When you have a big meal, your stomach tells your brain you’re full, so you know it’s time to stop eating. Even if your stomach is filled with liquid, it can still send these messages. That’s why people trying to eat less are often told to drink water before they eat.
MIT engineers have created a special capsule that vibrates in your stomach. These vibrations trick your body into feeling full by activating the sensors that sense when your stomach is stretched.
When animals took this pill before eating, it made them feel full and they ate 40% less food. If it’s safe for humans, researchers think this pill could be a simple way to help with obesity without surgery.
According to Shriya Srinivasan, an assistant professor at Harvard University, taking this pill before meals could help people wanting to lose weight or control their appetite. It might be a good option with fewer side effects compared to other treatments.
How we feel Fullness:-
When your stomach stretches, special cells sense this and signal the brain through the vagus nerve. This prompts the brain to produce insulin and hormones like C-peptide, Pyy, and GLP-1. These hormones team up to aid digestion, make you feel full, and signal that it’s time to stop eating. Meanwhile, the levels of ghrelin, a hormone that makes you hungry, decrease.
When studying at MIT, Srinivasan got intrigued by the idea of using vibrations to mimic stretching in stomach mechanoreceptors. Earlier research showed that vibrations on muscles can make them feel stretched more than they are.
whether vibrations could fool the stomach’s stretch sensors into perceiving a larger stomach size. This idea might alter hormone responses and eating behaviors,” suggested Srinivasan.
During her time as a postdoctoral researcher at MIT’s Koch Institute for Integrative Cancer Research, Srinivasan teamed up with Traverso’s lab, known for inventing new ways to deliver drugs and devices by mouth. Together, they created a small capsule, similar to a multivitamin in size, equipped with a vibrating part. Once this pill, powered by a tiny silver oxide battery, reaches the stomach, its gelatinous coating dissolves in the acidic fluids, triggering the electronic circuit that starts the vibration.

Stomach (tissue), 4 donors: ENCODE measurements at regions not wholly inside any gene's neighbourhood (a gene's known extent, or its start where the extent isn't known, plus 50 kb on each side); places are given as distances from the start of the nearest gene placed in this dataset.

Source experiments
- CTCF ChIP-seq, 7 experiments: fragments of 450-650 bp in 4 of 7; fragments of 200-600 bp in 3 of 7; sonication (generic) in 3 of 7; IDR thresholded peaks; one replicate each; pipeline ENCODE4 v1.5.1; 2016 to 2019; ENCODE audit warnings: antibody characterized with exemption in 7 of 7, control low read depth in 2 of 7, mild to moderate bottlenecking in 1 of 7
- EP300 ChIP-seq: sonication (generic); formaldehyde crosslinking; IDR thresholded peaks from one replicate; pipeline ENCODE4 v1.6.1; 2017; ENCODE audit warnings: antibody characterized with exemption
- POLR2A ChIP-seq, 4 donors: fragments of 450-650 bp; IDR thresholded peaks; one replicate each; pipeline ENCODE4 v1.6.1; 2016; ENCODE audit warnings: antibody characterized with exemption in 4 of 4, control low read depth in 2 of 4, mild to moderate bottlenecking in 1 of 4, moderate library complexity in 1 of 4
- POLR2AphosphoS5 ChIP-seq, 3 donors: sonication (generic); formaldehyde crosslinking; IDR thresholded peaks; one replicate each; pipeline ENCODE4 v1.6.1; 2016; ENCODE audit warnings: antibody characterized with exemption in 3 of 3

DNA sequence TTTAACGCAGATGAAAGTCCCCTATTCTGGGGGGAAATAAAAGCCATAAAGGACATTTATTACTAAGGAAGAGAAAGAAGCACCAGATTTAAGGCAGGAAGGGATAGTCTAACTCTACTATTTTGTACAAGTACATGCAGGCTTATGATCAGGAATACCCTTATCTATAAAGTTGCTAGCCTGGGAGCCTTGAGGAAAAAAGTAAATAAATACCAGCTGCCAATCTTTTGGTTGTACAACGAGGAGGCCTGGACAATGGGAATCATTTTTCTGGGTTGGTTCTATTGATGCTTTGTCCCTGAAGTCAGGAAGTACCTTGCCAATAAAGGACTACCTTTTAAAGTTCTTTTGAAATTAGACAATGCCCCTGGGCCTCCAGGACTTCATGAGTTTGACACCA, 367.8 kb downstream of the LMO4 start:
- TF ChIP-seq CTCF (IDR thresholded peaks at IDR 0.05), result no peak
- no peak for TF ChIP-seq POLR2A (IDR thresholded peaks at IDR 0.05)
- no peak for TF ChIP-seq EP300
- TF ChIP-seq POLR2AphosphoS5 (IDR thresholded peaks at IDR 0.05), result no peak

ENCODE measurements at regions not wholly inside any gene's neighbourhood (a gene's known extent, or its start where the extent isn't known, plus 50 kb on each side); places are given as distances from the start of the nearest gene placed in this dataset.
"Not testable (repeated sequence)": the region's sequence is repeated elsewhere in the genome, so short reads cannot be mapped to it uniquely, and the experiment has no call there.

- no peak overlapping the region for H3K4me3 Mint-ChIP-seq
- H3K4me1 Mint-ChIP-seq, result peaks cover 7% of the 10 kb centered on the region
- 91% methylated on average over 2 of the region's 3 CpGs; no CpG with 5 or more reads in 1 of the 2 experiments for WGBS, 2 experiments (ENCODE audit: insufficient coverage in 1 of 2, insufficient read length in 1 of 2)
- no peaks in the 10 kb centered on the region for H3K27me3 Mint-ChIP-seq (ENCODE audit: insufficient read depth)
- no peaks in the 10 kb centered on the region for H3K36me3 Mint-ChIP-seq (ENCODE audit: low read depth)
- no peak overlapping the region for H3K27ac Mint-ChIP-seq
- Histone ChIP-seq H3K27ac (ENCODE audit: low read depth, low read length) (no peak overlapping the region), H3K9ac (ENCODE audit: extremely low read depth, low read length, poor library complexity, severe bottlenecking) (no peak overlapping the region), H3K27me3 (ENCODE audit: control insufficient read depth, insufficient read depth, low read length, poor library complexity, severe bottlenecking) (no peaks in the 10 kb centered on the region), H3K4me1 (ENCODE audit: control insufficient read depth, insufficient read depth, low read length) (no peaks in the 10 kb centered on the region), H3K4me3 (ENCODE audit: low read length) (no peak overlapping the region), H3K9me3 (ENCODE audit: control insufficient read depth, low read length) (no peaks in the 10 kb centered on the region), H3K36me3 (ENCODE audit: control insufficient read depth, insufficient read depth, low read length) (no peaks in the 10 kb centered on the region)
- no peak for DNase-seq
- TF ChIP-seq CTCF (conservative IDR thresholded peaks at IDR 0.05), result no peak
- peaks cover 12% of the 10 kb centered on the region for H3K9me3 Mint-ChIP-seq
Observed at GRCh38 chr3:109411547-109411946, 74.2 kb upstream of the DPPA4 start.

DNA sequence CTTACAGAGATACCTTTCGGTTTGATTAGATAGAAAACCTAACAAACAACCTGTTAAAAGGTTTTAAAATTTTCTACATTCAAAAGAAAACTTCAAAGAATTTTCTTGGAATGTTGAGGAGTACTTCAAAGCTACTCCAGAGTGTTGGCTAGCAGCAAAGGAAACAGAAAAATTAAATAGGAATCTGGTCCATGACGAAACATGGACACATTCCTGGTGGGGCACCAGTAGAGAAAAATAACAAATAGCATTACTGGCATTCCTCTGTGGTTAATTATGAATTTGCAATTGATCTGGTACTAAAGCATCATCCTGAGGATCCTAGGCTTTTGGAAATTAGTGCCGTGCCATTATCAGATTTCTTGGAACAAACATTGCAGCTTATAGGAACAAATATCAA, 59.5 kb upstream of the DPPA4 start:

In experiments with animals, researchers showed that when the pill vibrates, it triggers mechanoreceptors. These receptors then send signals to the brain through the vagus nerve. While the device vibrated, they checked hormone levels and found they were similar to those seen after a meal, even when the animals hadn’t eaten anything.
researchers found that when they turned on the vibrating pill about 20 minutes before feeding the animals, the animals ate 40 percent less food on average compared to when the pill wasn’t on. Also, the animals gained weight more slowly when they received the vibrating pill treatment.”
The pill now vibrates for around 30 minutes once it’s in the stomach. Researchers aim to make it stay in the stomach longer, possibly allowing wireless control for on/off functions. In the tests with animals, these pills passed through the digestive system within four or five days.
The research also revealed that the animals didn’t display any problems like blockages, tears, or other harmful effects while the pill was in their digestive system.
This pill could be a new way to tackle obesity, offering an alternative to current methods. Diets and exercises don’t always work, and some medical options like surgery or certain balloons aren’t widely used due to safety concerns.
Medications that help with weight loss often need injections and can be expensive, making them hard to get for many people. Srinivasan suggests that these MIT capsules might be made at a lower cost, making them accessible to more individuals who can’t afford pricier treatments.
“For many people, the best obesity treatments are costly. this device, when made on a larger scale, could be more affordable,” she explains. and she is excited about its potential impact in global healthcare where expensive options aren’t available.”
The researchers aim to ramp up capsule production for human trials. These trials will be vital to ensure the device’s safety, determine the best time to take it before meals, and how often it should be used.
Also involved in the paper are Amro Alshareef, Alexandria Hwang, Ceara Byrne, Johannes Kuosmann, Keiko Ishida, Joshua Jenkins, Sabrina Liu, Wiam Abdalla Mohammed Madani, Alison Hayward, and Niora Fabian.
The research received funding from the National Institutes of Health, Novo Nordisk, the Department of Mechanical Engineering at MIT, a Schmidt Science Fellowship, and the National Science Foundation.